In another embodiment, the business telephone system 110 has stereo reception capabilities. The connector 100, therefore, can provide for a stereo connection between the audio source 52 and the KSU 10. In this embodiment, shown in FIG. 7 with the insulative material of the audio jack partially removed, a stereo audio plug 80 is used at the end of the connector 100 that connects with the audio source 52. The stereo audio plug 80 is similar to the audio plug 60 except that metallic lead 84 terminates inside the insulative material 86 to two audio wires 83 a and 83 b. Audio wires 83 a and 83 b each are made up of at least two internal wires: stranded copper wire 87 and stranded copper wire 89 with additional sheathing as shown in FIG. 7. Wires 87 and 89 are similar to wire 67 and 69 decribed in a foregoing embodiment, but there are two pairs of them. Upon leaving the insulative material of the audio jack, audio wires 83 a and 83 b are held together as wire 88 under protective insulation 85, as shown in FIG. 7 partially removed for illustration purposes.
The audio wire 88 underneath protective insulation 85 terminates into receptacle connector 90, FIG. 8. At the termination point, each of the wires 83 a and 83 b are connected to respective receptacle contact portions as was shown for a single wire 68 in the preceding embodiment. Wire 83 a, for example, including wires 87 and 89 can be connected to conductive plates 91 a, 91 b, and 92 a, 92 b, respectively; and wire 83 b including a further set of wires 87 and 89 can be connected to conductive plates 93 a, 93 b, and 94 a, 94 b, respectively, as shown in FIG. 8. The pairs of conductive plates 91 a, 91 b, 92 a, 92 b, 93 a, 93 b, and 94 a, 94 b are surrounded by an insulative housing 96. The housing 96 protects the connection during application, either from outside stimuli or from either set of the two internal wires 87, 89 making contact.
Further, in FIG. 8, the side of receptacle portion 90 opposite to that connected to the two sets of internal wires 83 a and 83 b includes open face 95. Open face 95 is designed to mate easily with the two sets of designated pairs of contact pegs 34 on the telecommunications connecting block 30. Open face 95 has two connection sites. One including the first pairs of conductive plates 91 a, 91 b, 92 a, 92 b, and one including the second pairs of conductive plates 93 a, 93 b, 94 a, 94 b. A conductive plate of each of the pair 91 a and 91 b, and 92 a and 92 b fits snugly on either side of corresponding contact peg of pair 34 at the designated location on the telecommunications connecting block 30. Similarly, a conductive plate of each of the pair 93 a and 93 b, and 94 a and 94 b fits snugly on either side of a second corresponding contact peg of another pair 34 at the designated location on the telecommunications connecting block 30. The receptacle portion 90, therefore, is capable of providing stereo input to the KSU 10 via the telecommunications connection block 30, and the KSU 10 then routes the stereo input to the appropriate incoming call placed on hold.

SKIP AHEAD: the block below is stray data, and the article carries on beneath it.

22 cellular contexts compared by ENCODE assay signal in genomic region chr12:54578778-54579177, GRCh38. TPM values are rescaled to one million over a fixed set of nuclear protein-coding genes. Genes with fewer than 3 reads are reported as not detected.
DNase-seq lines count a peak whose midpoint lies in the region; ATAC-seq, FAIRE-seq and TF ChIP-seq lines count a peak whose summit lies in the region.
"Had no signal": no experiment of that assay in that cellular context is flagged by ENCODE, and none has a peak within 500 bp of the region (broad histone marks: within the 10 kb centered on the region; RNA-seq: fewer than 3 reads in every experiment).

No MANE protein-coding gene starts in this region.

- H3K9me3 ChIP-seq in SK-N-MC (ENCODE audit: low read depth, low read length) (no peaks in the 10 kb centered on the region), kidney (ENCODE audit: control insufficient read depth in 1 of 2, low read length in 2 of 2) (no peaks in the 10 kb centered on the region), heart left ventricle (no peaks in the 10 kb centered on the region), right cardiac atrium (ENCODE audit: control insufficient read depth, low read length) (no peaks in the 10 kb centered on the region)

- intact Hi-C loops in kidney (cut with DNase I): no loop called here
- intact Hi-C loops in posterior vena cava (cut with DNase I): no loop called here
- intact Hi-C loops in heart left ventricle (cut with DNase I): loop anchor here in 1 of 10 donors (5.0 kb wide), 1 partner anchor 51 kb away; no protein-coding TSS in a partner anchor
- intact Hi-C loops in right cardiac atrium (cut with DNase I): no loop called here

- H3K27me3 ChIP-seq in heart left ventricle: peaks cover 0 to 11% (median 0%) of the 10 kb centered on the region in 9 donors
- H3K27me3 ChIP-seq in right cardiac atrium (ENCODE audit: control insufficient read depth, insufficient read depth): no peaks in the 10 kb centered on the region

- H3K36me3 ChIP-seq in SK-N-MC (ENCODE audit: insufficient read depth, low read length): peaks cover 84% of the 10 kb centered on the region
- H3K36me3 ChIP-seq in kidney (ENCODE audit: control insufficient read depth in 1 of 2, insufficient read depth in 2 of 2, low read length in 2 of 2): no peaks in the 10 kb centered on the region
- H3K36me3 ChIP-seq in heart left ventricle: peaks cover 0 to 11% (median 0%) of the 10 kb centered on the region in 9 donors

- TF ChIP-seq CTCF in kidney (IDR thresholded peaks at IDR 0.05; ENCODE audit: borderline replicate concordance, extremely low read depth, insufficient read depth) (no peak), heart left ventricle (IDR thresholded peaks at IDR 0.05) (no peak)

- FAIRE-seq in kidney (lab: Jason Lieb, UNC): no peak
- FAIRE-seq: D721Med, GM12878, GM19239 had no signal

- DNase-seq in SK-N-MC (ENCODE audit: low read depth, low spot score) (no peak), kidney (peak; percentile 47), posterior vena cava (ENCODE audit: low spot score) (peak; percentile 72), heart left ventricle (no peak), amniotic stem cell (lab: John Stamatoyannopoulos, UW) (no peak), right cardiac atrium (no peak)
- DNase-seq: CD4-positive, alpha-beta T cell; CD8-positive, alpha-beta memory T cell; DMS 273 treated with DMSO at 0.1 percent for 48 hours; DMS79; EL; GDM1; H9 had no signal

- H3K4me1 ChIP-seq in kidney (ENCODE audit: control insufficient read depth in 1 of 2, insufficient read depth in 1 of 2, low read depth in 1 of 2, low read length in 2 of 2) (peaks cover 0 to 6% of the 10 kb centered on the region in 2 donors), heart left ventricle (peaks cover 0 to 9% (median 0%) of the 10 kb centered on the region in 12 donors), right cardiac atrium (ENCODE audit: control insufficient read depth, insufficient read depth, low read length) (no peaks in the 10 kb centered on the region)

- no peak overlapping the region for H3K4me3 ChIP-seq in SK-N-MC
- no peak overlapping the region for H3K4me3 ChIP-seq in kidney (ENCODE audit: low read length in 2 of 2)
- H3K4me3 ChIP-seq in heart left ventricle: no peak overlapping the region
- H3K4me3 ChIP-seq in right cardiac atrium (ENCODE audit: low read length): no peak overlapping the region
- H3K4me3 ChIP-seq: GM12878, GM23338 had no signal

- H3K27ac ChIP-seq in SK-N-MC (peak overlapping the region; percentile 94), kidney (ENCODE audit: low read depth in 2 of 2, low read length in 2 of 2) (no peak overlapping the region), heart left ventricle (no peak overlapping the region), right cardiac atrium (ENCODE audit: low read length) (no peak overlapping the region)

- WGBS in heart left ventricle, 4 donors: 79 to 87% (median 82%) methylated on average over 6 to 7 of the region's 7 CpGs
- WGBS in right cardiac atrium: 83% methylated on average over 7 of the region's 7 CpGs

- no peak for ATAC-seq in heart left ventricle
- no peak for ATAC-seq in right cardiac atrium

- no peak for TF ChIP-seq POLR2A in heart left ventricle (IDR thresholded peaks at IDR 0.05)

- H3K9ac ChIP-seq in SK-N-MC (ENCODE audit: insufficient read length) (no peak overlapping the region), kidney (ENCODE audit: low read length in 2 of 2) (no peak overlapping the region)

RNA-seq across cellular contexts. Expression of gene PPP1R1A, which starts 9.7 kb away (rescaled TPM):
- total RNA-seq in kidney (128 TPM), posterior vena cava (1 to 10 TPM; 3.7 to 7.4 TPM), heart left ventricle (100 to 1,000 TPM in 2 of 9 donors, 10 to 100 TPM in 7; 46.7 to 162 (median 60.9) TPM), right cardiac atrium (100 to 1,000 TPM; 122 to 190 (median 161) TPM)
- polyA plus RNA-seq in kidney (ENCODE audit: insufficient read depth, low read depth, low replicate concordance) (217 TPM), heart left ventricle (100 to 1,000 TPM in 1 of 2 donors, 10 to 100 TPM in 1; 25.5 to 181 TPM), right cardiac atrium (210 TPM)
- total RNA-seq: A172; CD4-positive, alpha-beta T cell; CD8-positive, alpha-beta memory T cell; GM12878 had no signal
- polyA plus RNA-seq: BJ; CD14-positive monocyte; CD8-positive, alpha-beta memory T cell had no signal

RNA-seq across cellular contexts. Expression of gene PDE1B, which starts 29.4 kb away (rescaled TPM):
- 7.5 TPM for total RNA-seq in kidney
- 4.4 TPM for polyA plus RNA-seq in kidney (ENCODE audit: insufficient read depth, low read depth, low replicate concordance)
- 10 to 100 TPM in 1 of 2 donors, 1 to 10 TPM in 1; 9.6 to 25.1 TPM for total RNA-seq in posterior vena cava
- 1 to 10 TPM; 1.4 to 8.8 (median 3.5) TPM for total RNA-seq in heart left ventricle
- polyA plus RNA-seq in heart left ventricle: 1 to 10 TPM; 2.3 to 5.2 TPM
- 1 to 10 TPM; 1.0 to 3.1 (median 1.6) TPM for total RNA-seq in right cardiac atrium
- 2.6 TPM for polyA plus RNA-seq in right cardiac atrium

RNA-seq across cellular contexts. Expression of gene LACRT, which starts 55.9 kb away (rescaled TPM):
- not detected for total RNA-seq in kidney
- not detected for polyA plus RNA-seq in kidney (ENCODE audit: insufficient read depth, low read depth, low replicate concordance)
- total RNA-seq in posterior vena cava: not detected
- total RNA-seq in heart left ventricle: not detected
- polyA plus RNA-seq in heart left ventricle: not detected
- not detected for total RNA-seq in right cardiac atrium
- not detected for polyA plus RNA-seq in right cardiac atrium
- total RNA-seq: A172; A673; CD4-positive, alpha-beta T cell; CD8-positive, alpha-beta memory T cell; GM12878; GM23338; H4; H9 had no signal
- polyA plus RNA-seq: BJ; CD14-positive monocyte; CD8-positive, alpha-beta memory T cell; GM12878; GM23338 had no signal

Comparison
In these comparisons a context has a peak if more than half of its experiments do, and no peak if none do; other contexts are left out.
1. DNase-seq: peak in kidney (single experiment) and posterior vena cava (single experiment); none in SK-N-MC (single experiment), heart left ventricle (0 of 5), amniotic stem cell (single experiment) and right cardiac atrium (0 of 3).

As a result of the foregoing detailed description of the connector of the present invention including connecting the audio plug to the output of the audio source and connecting the open face to the designated pair(s) of pegs in the telecommunications connecting block, quick and efficient assembly of the music or other type of audio on hold part of the telephone system is achieved, without the need to perform timely stripping and splicing of delicate stranded wires, necessary in the prior art.
Of course other types of connections between the audio output of the audio source and the audio wire are possible depending on the type of audio device employed. For example, if a video phone system is available, the caller placed on hold could watch a video input such as from a DVD or Beta system. The connector of the present invention would be used to connect the video output from the video source directly to the telecommunications connecting block of the video phone system central processing unit.
Similarly, other types of connections to the KSU, or other type of processing unit in a business phone system, are possible depending on the type of phone system being installed.
From the above disclosure of the general principles of the present invention and the preceding detailed description, those skilled in the art will readily comprehend the various modifications of which the present invention is capable. Therefore, the scope of the invention is delimited by the following claims and equivalents thereof.
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|U.S. Classification||379/215.01, 379/308, 379/67.1, 379/162, 379/76, 439/433|
|International Classification||H01R13/05, H04M3/428, H01R31/06, H04M1/723|
|Cooperative Classification||H04M1/723, H01R13/055, H01R24/58, H01R31/06, H04M3/4285, H01R2103/00, H04M3/42314|
|European Classification||H01R31/06, H04M3/428M|
|Mar 10, 2000||AS||Assignment|
|Jul 21, 2006||FPAY||Fee payment|
Year of fee payment: 4
|Nov 1, 2010||REMI||Maintenance fee reminder mailed|
|Mar 25, 2011||LAPS||Lapse for failure to pay maintenance fees|
|May 17, 2011||FP||Expired due to failure to pay maintenance fee|
Effective date: 20110325